Try to keep the exchange as conversational as possible while you’re writing notes, thinking of questions to ask and trying to capture details like the tone of his voice and the expressions on his face.

It’s good to be this caught up. You’re engaged, which means you will write a better story than someone just listening to a person talk.

Many people like to tape the conversations, but I only use a recorder as a backup, to get the quote exactly right if need be. I think tape-recordings can make us lazy — we don’t focus on the speaker as much because we have this crutch called a tape-recorder — and it creates extra work because many writers decide they must transcribe the whole freakin’ tape before they write the story.

They’re just procrastinating. Unless you’re writing about the intricacies of brain surgery you don’t need to transcribe all that conversation.

Pay attention, take notes, and the important stuff will be etched in your memory when you sit down to write.

You also will have opportunities to ask more questions and revisit topics, so relax and write about what the client discussed that day, and plan for your next session.

It’s also important that the client look ahead to the next session; I usually conclude a meeting by asking him what he wants to discuss next, which encourages him to plan for the next meeting by checking his memory, finding old documents and photos or simply getting details in order.

Generally speaking, each hour produces three to four pages of copy, plus a few leads and odds and ends that can be developed as the interviewing progresses. (We’ll talk later about how those scraps can be converted to good use.)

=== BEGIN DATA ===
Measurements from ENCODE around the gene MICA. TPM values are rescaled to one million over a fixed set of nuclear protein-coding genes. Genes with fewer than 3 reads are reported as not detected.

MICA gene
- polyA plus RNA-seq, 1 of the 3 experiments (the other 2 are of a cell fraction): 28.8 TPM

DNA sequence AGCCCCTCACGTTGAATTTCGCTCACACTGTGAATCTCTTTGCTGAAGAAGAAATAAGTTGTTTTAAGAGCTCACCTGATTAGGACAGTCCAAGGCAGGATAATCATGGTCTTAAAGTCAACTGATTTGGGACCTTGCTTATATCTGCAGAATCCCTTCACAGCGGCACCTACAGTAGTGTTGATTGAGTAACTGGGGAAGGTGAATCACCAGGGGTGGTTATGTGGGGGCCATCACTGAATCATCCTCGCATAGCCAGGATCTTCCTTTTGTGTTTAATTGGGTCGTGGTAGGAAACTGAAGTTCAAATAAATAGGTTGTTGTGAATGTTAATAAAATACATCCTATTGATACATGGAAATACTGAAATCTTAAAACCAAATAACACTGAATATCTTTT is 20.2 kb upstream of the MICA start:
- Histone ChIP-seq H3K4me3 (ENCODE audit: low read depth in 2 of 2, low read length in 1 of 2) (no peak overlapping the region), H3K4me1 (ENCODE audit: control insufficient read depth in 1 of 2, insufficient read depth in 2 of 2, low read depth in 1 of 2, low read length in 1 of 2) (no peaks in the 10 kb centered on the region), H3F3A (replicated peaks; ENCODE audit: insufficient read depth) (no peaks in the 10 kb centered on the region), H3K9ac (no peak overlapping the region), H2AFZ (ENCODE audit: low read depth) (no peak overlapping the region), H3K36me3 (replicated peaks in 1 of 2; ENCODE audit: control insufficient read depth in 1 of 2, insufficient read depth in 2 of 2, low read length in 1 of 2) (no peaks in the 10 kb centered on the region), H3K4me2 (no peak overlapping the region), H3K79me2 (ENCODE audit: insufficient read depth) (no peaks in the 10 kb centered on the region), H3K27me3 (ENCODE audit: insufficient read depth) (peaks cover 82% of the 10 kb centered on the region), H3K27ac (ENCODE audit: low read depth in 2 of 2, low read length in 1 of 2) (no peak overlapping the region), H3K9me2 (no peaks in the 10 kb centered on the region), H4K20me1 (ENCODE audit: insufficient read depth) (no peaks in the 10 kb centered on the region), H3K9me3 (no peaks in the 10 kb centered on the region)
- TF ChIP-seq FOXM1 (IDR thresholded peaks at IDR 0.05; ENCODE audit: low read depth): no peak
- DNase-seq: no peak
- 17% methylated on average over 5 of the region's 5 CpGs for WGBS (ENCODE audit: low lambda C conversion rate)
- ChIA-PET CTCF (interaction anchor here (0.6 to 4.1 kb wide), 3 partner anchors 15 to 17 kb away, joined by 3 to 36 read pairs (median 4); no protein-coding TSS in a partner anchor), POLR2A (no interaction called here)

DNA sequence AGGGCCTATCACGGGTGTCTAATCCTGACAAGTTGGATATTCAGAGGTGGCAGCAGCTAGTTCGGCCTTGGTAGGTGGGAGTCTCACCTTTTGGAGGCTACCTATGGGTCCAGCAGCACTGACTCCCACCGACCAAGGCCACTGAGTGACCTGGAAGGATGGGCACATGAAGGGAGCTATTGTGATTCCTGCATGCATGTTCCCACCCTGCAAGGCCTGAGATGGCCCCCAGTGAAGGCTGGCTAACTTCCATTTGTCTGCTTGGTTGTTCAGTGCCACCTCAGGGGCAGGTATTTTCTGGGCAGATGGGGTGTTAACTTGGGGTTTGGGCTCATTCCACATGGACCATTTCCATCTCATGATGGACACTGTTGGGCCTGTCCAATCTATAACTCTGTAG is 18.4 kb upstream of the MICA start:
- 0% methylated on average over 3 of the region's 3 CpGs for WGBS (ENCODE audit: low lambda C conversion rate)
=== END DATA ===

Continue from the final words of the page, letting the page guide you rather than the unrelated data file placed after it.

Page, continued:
I find that the best sessions last no more than two hours. After that amount of time, even the most eager client is ready to stop talking, and I’m usually ready to quit listening. The secret is to make effective use of your time and the client’s time; keep him on track and focus on the angles he wants you to pursue, as well as the angles you think need to be developed.

Next: The art of interviewing… how a ghostwriter earns his keep.




How to be a ghostwriter


First, get a good client.

That’s basic. You want someone who can pay your fees promptly and who has a good story to tell.

Pretty much everyone has a good story to tell, although sometimes it’s more like a paragraph than a book. But a good ghostwriter can find enough details by interviewing people and conducting research, and expand the paragraph into a book if that’s what the client wants.